How are sexism and sexual harassment expressed in Oleanna? Were the student's questions justified?

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The play, in addition to addressing sexism and gender politics, is about student-teacher power relationships and the inherent hypocrisy of the university tenure system.

John's conference with Carol in act 1 crystallizes this problem. John is distracted by the details of buying a house, which is one of several future events he anticipates as a result of gaining tenure. He does talk to Carol in a condescending and paternalistic way; his efforts to make her "understand" are filtered through his own experience as someone labeled "stupid" (which he clumsily tries to explain to Carol), and simultaneously balancing the life transition he is trying to manage over the phone while trying to talk to Carol is not helping matters.

Carol, for her part, is simply trying to dupe John; she's not really interested in his class or "understanding" his book but in documenting his sexist behavior. Even though Carol claims over and over not to understand, the play makes clear that in this situation John is the one who is unaware—both of Carol's agenda and his own unexamined motivations.

Carol's demand that his book be banned from the university and her accusation that John tried to rape her when he touched her results in John having an epiphany. John comes to see that it is only by exchanging all his intellectual principles that Carol will withdraw her report to the tenure committee and, in a rare moment of clarity, rejects this notion. Consequently, he loses his job.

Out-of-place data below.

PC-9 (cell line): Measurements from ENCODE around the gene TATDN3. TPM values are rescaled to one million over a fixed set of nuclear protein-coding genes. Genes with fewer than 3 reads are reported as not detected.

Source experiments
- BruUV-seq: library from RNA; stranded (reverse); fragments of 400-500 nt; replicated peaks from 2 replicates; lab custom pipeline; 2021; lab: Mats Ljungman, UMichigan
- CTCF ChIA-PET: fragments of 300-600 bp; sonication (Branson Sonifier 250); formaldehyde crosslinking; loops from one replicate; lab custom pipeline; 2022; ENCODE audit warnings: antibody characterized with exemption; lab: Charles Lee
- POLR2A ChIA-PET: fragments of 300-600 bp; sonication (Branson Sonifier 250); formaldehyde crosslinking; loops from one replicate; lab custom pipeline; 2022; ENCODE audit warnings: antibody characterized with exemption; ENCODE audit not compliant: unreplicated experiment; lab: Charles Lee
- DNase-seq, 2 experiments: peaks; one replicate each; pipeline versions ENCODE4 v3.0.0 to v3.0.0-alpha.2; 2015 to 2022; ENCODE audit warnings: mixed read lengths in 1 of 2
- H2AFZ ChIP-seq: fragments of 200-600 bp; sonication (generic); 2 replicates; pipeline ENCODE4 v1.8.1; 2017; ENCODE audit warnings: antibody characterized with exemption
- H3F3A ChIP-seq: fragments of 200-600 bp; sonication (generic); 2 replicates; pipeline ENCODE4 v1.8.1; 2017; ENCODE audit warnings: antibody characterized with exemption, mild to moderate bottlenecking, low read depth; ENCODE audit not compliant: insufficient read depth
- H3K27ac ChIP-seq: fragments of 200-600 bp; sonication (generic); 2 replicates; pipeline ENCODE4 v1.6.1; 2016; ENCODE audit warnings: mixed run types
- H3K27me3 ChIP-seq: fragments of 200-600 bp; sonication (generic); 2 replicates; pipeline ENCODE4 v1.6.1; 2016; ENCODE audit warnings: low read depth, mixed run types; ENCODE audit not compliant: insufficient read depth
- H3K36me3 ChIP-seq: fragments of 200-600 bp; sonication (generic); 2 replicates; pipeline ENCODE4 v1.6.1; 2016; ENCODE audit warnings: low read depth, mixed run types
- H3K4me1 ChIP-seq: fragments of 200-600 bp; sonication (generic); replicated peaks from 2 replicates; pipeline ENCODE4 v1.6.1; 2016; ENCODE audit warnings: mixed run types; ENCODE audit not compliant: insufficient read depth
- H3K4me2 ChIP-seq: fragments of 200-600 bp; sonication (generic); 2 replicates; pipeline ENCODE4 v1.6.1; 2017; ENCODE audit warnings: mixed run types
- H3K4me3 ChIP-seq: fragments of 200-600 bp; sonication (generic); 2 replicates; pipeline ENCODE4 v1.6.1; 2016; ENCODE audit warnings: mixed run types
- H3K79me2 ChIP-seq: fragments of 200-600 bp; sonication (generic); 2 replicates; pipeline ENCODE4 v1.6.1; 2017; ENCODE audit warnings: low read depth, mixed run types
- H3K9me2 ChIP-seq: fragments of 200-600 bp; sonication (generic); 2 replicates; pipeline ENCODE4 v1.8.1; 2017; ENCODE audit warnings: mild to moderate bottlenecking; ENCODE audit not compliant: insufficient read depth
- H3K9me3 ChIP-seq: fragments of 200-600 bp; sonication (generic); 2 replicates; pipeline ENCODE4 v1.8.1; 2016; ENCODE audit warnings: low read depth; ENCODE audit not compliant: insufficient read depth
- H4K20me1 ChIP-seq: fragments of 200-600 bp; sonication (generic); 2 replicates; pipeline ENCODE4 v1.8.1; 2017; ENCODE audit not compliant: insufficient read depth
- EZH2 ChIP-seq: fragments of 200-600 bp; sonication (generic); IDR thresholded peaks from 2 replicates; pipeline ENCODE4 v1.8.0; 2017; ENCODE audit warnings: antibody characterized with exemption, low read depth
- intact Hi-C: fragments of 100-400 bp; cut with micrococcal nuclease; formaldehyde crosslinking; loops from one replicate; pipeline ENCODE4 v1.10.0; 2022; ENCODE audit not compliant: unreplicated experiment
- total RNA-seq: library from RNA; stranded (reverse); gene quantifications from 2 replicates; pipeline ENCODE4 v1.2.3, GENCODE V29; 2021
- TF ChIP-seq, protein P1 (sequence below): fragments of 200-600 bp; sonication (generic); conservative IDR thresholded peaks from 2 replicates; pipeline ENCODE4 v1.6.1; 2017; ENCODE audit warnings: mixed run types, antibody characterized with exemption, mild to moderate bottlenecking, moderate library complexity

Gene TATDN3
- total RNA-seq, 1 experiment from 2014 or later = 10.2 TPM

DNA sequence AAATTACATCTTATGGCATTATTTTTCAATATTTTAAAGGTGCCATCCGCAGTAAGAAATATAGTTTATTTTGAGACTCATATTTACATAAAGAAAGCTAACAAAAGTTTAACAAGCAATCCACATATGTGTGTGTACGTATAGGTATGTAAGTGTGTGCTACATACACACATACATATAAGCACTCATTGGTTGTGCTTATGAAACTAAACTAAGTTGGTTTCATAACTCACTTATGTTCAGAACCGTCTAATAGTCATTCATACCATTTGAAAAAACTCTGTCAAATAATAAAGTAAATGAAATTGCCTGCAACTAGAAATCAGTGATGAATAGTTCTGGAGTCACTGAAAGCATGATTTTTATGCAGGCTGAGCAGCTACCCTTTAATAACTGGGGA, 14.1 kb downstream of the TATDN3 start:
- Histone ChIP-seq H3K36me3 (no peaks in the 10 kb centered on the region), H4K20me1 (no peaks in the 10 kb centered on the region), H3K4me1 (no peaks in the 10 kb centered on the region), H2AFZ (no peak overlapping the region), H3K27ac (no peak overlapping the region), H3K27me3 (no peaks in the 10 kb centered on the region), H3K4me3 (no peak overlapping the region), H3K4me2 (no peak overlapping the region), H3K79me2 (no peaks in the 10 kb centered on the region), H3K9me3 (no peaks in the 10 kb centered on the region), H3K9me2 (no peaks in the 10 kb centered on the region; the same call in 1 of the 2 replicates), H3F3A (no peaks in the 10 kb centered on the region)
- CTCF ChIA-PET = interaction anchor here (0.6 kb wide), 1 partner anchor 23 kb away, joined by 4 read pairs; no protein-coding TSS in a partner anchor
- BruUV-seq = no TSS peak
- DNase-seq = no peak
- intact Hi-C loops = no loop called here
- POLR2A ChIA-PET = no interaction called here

Carol's insistence that "it's not for him to say" whether his touching Carol on the shoulder had sexual intent or not is another inversion of the power structure. Carol's claim that the touch was "sexual" or that his attempt to restrain her amounted to "rape" is thrown into question by the play itself: as spectators, depending on how these events are staged, we must form our own conclusions.

It's telling, however, that the one moment of clarity in John and Carol's relationship comes at the end, when he throws her to the floor in anger and towers over her with a chair.

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One of the most ground-breaking elements of Mamet's play lies in the fact that the student is able to use a sexual harassment claim to manipulate her professor. The play came out when the idea of sexual harassment in the workplace and in schools was really beginning to make waves in the courtrooms in the wake of the Anita Hill/Clarence Thomas trial. People were speaking up when they had been harassed, women especially, and this was something new. In the history of education, women had to just suffer through derogatory comments if they wanted to be given an opportunity. Being able to stand up for yourself is a good thing, and no one should be subjected to sexual misconduct however, the downside of this lies in the fact that it is also easy for a dishonest person to use the law against an otherwise good person, such as in this incident. The student uses the threat of a sexual harassment charge as a means of controlling the professor, telling him that no one will know the truth and that the outside world is more likely to believe her. This is a situation that has happened in real life to many educators. When it becomes the student's word against the teacher, particularly in a male-female dichotomy, the courts and the powers that be will often side with the woman even in the absence of proof. As such, one of the results of this situation and this play is a generation of men (and women) who have learned to keep their office doors open and to make sure there are witnesses around whenever they are consulting with students or subordinates of the opposite sex.

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